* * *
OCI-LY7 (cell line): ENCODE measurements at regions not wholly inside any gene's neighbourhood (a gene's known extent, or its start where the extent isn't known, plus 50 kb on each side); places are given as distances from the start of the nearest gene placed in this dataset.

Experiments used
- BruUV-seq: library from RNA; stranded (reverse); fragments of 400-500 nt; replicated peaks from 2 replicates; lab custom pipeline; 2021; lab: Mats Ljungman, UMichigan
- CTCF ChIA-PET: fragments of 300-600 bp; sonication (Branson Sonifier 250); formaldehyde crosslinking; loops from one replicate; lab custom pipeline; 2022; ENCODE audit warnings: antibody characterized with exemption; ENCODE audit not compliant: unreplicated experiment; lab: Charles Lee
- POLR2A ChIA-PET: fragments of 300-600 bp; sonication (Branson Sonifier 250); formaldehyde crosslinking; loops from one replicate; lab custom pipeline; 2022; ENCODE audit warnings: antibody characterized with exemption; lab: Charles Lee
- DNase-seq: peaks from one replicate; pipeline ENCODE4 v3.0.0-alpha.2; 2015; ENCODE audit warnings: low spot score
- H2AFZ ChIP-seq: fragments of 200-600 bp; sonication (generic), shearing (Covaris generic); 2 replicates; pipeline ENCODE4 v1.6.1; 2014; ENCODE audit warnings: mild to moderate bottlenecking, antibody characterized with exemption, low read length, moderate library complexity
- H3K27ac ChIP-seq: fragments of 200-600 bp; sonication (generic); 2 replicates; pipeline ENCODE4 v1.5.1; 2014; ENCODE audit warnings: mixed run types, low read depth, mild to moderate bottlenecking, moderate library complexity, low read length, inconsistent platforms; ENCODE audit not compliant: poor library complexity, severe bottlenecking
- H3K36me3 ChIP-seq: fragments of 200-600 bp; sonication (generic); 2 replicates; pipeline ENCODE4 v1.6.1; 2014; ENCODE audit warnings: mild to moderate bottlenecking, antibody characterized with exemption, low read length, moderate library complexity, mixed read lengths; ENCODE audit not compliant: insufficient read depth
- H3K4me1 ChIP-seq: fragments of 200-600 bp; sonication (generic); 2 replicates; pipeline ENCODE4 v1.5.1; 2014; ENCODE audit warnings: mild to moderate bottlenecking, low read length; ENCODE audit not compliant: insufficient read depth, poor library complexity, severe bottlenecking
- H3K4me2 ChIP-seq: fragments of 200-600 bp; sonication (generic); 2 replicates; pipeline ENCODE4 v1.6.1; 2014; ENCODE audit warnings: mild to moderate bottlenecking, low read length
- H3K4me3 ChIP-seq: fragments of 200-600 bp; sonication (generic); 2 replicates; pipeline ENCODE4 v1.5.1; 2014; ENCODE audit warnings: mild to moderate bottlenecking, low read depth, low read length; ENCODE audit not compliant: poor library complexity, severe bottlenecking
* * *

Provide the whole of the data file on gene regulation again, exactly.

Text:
OCI-LY7 (cell line): ENCODE measurements at regions not wholly inside any gene's neighbourhood (a gene's known extent, or its start where the extent isn't known, plus 50 kb on each side); places are given as distances from the start of the nearest gene placed in this dataset.

Experiments used
- BruUV-seq: library from RNA; stranded (reverse); fragments of 400-500 nt; replicated peaks from 2 replicates; lab custom pipeline; 2021; lab: Mats Ljungman, UMichigan
- CTCF ChIA-PET: fragments of 300-600 bp; sonication (Branson Sonifier 250); formaldehyde crosslinking; loops from one replicate; lab custom pipeline; 2022; ENCODE audit warnings: antibody characterized with exemption; ENCODE audit not compliant: unreplicated experiment; lab: Charles Lee
- POLR2A ChIA-PET: fragments of 300-600 bp; sonication (Branson Sonifier 250); formaldehyde crosslinking; loops from one replicate; lab custom pipeline; 2022; ENCODE audit warnings: antibody characterized with exemption; lab: Charles Lee
- DNase-seq: peaks from one replicate; pipeline ENCODE4 v3.0.0-alpha.2; 2015; ENCODE audit warnings: low spot score
- H2AFZ ChIP-seq: fragments of 200-600 bp; sonication (generic), shearing (Covaris generic); 2 replicates; pipeline ENCODE4 v1.6.1; 2014; ENCODE audit warnings: mild to moderate bottlenecking, antibody characterized with exemption, low read length, moderate library complexity
- H3K27ac ChIP-seq: fragments of 200-600 bp; sonication (generic); 2 replicates; pipeline ENCODE4 v1.5.1; 2014; ENCODE audit warnings: mixed run types, low read depth, mild to moderate bottlenecking, moderate library complexity, low read length, inconsistent platforms; ENCODE audit not compliant: poor library complexity, severe bottlenecking
- H3K36me3 ChIP-seq: fragments of 200-600 bp; sonication (generic); 2 replicates; pipeline ENCODE4 v1.6.1; 2014; ENCODE audit warnings: mild to moderate bottlenecking, antibody characterized with exemption, low read length, moderate library complexity, mixed read lengths; ENCODE audit not compliant: insufficient read depth
- H3K4me1 ChIP-seq: fragments of 200-600 bp; sonication (generic); 2 replicates; pipeline ENCODE4 v1.5.1; 2014; ENCODE audit warnings: mild to moderate bottlenecking, low read length; ENCODE audit not compliant: insufficient read depth, poor library complexity, severe bottlenecking
- H3K4me2 ChIP-seq: fragments of 200-600 bp; sonication (generic); 2 replicates; pipeline ENCODE4 v1.6.1; 2014; ENCODE audit warnings: mild to moderate bottlenecking, low read length
- H3K4me3 ChIP-seq: fragments of 200-600 bp; sonication (generic); 2 replicates; pipeline ENCODE4 v1.5.1; 2014; ENCODE audit warnings: mild to moderate bottlenecking, low read depth, low read length; ENCODE audit not compliant: poor library complexity, severe bottlenecking